February 21, 2020
2016 was another banner year for PAs at the state level
By Carson Walker, director of Constituent Organization Outreach and Advocacy
The end of the year is always a time to reflect on our accomplishments, and also prepare for the year ahead. For the PA profession, 2016 was another year of significant legislative and regulatory victories. It was also a year many states laid the foundation for future initiatives. From Maine to Washington, states made huge leaps forward and brought down practice barriers that revised legislation, regulations and even medical board FAQs. Some states added PAs to various parts of statutes through harmonization acts, other states were able to gain anywhere from one to three of AAPA’s Six Key Elements of Modern PA Practice Act through modernizing PA practice acts and regulatory amendments.
■ Florida and Maine gained full-prescriptive authority for PAs. Florida was one of only two states to not have controlled prescribing authority for PAs. Maine previously had Schedules III-V for all PAs, and allowed for PAs in allopathic medicine to apply separately for limited Schedule II authority. With the addition of these two states, PAs in 43 states and the District of Columbia have full prescriptive authority. Kentucky is the only state that does not allow controlled prescribing by PAs.
■ Illinois and Washington had major legislation adding PAs to various sections of state statutes through harmonization acts. The first phase of Illinois legislation amended 60 chapters of Illinois statute to explicitly include PAs. The Washington legislation added PAs to 22 sections of the state’s mental health code. This was in addition to regulations enacted in January clarifying that PAs in Washington may exercise the same authority as physicians regarding restraint and seclusion.
■ Minnesota and North Carolina became the fifth and sixth states to achieve all six of AAPA’s Key Elements of a Modern PA Practice Act. Minnesota achieved this feat through legislation that removed the state’s ratio requirement, while North Carolina’s last key element (adaptable supervision) came through minutes of the Medical Board. The minutes revealed the board’s decision that electronic communication between a PA and physician is acceptable for purposes of quality improvement meetings required by state regulations. This action removed the necessity for PA-physician teams to meet face-to-face.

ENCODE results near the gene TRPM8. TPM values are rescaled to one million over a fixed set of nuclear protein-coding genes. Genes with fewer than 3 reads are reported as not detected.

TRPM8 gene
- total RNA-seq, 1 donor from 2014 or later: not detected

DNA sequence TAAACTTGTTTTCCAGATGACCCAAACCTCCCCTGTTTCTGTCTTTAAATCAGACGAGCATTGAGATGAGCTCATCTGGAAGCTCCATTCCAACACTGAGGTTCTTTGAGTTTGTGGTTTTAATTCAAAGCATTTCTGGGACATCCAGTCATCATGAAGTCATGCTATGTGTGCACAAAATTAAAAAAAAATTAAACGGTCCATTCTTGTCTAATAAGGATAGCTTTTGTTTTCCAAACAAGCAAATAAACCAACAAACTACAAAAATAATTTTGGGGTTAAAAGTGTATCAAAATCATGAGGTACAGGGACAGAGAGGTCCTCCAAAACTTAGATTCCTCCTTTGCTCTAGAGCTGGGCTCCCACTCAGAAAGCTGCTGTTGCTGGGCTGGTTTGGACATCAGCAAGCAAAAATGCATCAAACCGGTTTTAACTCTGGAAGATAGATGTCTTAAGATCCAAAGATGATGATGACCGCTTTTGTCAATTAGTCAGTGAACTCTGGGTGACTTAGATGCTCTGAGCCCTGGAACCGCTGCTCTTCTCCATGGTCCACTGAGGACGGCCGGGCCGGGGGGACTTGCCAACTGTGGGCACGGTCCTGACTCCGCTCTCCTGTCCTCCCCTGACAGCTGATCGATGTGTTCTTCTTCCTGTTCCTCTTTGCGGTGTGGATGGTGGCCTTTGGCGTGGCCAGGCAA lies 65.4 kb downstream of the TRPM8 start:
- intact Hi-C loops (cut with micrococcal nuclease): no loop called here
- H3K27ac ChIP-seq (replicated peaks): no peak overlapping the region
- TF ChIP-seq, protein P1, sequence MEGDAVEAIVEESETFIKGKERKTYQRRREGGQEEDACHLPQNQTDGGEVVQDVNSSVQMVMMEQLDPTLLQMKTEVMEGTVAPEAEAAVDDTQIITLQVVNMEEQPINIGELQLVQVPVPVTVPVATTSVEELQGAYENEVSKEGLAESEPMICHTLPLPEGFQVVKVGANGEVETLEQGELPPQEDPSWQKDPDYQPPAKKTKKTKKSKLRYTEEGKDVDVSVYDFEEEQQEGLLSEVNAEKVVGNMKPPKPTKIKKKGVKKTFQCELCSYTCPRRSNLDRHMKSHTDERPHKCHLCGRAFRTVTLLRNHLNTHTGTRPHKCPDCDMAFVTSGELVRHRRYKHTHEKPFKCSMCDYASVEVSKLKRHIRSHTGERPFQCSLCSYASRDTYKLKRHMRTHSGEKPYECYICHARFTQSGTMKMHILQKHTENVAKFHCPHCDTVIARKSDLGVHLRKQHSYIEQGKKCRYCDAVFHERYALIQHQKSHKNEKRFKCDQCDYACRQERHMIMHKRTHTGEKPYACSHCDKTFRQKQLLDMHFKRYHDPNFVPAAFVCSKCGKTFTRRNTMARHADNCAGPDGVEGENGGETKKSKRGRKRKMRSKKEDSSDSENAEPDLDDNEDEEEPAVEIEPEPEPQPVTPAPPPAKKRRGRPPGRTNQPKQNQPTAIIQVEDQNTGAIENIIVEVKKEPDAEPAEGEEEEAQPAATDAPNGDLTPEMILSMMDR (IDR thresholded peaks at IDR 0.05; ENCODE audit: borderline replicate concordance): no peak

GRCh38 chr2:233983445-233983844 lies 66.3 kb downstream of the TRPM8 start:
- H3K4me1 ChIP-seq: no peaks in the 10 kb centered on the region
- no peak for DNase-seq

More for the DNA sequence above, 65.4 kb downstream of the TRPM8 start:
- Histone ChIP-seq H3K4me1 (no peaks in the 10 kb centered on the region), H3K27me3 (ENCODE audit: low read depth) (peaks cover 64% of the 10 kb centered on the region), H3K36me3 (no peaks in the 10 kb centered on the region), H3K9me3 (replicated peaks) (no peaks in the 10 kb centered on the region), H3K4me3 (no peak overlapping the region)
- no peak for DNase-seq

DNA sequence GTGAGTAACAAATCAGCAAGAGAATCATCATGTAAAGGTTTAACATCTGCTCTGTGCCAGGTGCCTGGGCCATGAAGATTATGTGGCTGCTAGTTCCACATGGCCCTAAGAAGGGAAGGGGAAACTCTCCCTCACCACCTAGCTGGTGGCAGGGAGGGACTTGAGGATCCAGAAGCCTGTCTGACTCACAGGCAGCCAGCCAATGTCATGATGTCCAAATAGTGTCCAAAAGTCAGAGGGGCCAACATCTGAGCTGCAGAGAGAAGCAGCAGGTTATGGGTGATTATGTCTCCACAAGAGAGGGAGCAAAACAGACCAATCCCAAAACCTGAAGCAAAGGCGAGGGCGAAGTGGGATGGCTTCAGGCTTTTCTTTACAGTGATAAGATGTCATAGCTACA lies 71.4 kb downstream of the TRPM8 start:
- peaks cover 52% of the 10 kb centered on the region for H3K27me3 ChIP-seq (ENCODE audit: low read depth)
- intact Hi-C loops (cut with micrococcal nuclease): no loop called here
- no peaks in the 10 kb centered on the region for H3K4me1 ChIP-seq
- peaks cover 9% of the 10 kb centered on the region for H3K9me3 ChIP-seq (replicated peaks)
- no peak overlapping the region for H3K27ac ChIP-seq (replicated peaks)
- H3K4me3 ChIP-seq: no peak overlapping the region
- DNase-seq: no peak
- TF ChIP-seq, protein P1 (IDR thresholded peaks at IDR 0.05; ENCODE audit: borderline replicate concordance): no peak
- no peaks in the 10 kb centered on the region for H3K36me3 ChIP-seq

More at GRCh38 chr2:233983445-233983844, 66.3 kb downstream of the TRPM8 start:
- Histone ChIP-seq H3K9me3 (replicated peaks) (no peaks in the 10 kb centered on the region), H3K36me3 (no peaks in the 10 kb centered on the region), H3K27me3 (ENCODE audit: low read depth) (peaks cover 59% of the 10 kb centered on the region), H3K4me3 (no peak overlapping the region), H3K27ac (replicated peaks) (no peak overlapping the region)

■ The Indiana High School Athletic Association recognized PA-conducted sports physicals and PA-signed forms for the first time. This marked the first victory in AAPA’s new competition advocacy efforts, which revolve around using the U.S. Supreme Court’s decision in North Carolina Board of Dental Examiners v. Federal Trade Commission.
■ New Jersey modernized PA practice, and made the leap from having only two of AAPA’s Six Key Elements, to five. The legislation, signed in January and effective in August, did away with on-site and co-signature requirements and allows for scope of practice to be determined at the practice level.
■ South Dakota also successfully amended regulations to eliminate on-site requirements. AAPA submitted comments to the South Dakota Board of Medical and Osteopathic Examiners explaining that repealing this requirement allows better use of clinician time, and would thus improve access to care. This gives South Dakota five of the Key Elements.
■ In addition to gaining full-prescriptive authority, PAs in Florida also saw legislation and regulations enacted to allow PA scope of practice to be determined at the practice level. Florida now has four of the Key Elements.
These are just the major accomplishments. Numerous smaller victories came in 2016. While 2016 saw multiple gains for PAs, we believe 2017 promises to be a groundbreaking year for the profession.
As December 2016, more than 20 states plan to go to their legislatures with major bills in 2017 that include elements of our Model State legislation, ranging from replacing “supervision” with “collaboration,” to removing physician responsibility language, to gaining remaining Key Elements. In addition to these efforts, AAPA looks to build on the momentous achievements in 2016 in Florida, and work with the Kentucky Academy of PAs in 2017 to allow PAs to prescribe controlled substances. AAPA is also ramping up its efforts to address anti-competitive actions against PAs by medical boards across the country.
Finally, 2017 will be a big year in AAPA’s efforts to improve PA license portability by encouraging greater PA participation in the Federation of State Medical Boards’ Federation Credentials Verification Service, assisting the federation in launching a uniform application for PAs, and continuing to make progress in establishing an interstate compact for PAs.
AAPA will be sure to keep you updated of the latest developments in your states. For questions about a specific state or specialty, be sure to contact the appropriate member of AAPA’s constituent organization and advocacy department.